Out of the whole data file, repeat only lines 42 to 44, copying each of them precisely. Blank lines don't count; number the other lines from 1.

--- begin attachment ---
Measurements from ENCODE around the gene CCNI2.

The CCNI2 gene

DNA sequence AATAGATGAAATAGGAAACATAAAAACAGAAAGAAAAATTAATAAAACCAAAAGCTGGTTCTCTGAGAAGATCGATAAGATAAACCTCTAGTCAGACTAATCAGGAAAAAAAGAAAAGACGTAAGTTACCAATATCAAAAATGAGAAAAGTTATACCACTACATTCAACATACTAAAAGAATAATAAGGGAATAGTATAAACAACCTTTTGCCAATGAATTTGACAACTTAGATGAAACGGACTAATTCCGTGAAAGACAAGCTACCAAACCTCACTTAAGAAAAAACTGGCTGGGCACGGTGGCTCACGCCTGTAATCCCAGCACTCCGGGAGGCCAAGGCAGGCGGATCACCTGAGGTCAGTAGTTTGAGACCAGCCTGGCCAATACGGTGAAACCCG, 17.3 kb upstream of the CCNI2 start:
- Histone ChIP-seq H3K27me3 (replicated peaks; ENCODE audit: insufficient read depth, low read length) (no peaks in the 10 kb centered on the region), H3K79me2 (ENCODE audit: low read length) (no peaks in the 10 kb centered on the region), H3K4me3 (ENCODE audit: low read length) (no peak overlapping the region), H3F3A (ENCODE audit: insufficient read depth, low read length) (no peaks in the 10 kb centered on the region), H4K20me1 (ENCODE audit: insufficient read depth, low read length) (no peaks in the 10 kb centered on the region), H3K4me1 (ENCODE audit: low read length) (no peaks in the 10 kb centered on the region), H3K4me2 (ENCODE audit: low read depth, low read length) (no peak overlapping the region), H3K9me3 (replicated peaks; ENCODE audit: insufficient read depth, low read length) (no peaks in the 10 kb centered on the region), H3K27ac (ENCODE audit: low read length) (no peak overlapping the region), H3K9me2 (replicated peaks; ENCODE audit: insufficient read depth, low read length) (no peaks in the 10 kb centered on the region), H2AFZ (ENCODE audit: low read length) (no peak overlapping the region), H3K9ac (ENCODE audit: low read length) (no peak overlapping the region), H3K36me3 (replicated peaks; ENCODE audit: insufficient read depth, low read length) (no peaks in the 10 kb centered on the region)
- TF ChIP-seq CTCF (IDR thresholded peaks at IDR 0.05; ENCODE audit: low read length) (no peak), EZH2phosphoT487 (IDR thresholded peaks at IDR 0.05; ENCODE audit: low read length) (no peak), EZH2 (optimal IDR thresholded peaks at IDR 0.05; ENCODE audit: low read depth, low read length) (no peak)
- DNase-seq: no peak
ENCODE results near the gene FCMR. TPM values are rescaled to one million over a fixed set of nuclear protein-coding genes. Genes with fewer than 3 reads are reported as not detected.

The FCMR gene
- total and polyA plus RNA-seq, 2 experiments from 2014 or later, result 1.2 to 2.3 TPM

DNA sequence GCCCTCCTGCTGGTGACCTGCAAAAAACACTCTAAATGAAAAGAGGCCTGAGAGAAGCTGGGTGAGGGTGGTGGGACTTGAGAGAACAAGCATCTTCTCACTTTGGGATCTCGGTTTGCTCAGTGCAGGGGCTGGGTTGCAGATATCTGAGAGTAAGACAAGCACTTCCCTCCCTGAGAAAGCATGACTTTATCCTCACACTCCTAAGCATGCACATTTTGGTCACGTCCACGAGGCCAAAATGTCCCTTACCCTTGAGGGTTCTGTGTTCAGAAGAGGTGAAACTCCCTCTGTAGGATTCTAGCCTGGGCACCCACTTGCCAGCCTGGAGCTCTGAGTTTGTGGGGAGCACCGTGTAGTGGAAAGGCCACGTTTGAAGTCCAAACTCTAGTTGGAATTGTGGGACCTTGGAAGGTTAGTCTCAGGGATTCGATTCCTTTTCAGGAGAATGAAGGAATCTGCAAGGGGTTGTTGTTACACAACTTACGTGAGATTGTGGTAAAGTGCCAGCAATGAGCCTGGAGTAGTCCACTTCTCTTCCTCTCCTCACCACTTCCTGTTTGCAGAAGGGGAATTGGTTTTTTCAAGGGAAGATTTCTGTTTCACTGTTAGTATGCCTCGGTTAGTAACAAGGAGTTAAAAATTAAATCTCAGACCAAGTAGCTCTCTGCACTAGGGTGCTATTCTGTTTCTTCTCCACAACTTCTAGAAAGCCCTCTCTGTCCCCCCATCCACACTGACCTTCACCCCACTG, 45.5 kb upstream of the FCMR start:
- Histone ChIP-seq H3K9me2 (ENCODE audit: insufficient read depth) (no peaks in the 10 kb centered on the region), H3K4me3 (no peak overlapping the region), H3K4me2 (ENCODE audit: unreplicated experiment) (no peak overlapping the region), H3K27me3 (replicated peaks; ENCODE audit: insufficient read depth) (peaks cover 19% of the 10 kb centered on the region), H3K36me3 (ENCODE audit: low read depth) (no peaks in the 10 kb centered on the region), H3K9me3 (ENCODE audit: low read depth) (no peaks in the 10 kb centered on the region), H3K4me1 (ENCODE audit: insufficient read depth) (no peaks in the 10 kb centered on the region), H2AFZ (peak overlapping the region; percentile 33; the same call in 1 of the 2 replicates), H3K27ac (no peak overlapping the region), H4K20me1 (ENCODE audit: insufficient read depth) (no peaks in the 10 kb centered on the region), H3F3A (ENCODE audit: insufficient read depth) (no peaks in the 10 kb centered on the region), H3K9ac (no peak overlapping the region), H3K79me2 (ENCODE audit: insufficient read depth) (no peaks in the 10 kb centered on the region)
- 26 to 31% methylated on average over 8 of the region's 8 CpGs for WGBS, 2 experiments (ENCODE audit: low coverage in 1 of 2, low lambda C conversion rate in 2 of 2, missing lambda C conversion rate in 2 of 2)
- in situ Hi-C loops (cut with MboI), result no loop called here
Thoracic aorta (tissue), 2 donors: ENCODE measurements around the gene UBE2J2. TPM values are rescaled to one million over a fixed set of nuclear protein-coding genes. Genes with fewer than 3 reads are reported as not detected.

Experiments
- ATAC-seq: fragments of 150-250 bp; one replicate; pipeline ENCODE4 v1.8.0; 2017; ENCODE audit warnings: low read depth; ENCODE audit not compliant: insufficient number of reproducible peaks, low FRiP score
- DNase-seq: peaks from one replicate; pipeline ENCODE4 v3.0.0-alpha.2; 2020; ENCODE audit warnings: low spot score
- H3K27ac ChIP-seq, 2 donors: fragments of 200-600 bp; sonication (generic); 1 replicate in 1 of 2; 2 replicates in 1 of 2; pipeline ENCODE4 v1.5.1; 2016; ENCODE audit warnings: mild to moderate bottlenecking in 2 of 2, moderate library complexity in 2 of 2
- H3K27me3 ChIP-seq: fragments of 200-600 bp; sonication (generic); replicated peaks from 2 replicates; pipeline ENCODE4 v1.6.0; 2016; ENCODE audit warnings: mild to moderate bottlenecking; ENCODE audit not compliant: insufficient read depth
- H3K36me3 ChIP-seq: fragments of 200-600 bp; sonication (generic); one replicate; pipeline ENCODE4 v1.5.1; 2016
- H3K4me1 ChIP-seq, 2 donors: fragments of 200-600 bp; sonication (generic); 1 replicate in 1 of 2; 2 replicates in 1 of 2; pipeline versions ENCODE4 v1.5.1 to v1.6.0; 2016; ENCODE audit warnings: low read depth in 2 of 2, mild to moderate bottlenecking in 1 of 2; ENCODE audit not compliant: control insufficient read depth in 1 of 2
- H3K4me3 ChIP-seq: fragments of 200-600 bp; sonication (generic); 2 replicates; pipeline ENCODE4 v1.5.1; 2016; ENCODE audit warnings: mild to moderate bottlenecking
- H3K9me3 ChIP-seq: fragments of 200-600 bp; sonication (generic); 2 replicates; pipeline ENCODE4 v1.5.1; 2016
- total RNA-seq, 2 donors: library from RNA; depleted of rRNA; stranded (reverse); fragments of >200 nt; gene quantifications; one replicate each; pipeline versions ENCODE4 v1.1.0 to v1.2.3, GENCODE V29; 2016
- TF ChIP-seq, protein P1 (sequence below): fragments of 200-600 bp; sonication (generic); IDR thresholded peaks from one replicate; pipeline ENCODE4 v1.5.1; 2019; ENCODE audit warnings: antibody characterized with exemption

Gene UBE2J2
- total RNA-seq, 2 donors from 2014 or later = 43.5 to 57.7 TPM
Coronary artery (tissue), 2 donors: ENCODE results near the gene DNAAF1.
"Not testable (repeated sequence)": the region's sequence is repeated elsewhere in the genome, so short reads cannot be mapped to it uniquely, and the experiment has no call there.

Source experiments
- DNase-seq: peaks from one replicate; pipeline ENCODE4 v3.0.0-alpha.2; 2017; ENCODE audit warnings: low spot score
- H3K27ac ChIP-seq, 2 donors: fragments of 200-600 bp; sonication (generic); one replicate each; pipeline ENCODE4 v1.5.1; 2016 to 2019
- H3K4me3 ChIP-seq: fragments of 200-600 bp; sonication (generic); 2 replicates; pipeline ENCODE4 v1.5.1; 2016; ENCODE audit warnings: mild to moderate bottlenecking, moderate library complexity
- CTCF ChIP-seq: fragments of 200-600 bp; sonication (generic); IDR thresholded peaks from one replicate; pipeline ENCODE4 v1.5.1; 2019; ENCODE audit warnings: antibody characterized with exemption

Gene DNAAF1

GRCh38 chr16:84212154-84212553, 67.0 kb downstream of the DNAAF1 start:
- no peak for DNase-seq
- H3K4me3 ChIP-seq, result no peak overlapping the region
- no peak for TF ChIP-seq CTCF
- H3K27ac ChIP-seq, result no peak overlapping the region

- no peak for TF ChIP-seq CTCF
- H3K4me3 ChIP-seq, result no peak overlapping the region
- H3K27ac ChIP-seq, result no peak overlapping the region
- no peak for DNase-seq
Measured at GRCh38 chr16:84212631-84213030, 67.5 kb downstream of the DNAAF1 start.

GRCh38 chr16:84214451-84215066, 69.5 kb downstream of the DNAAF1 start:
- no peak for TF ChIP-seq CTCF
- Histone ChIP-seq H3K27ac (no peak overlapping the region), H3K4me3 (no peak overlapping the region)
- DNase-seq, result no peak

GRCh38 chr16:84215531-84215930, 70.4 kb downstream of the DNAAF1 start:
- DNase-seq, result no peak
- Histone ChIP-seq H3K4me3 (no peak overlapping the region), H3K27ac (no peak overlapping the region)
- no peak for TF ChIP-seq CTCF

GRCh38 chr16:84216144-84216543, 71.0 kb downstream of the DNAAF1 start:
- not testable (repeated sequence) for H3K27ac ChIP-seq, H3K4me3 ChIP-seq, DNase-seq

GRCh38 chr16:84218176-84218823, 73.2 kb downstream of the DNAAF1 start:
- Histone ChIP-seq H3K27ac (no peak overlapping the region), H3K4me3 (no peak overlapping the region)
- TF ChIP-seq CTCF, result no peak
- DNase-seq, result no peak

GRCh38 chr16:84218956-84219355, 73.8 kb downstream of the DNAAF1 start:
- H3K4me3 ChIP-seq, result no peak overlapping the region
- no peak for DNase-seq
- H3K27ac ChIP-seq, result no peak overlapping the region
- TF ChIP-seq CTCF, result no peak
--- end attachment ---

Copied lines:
- H3K4me3 ChIP-seq, result no peak overlapping the region
- H3K27ac ChIP-seq, result no peak overlapping the region
- no peak for DNase-seq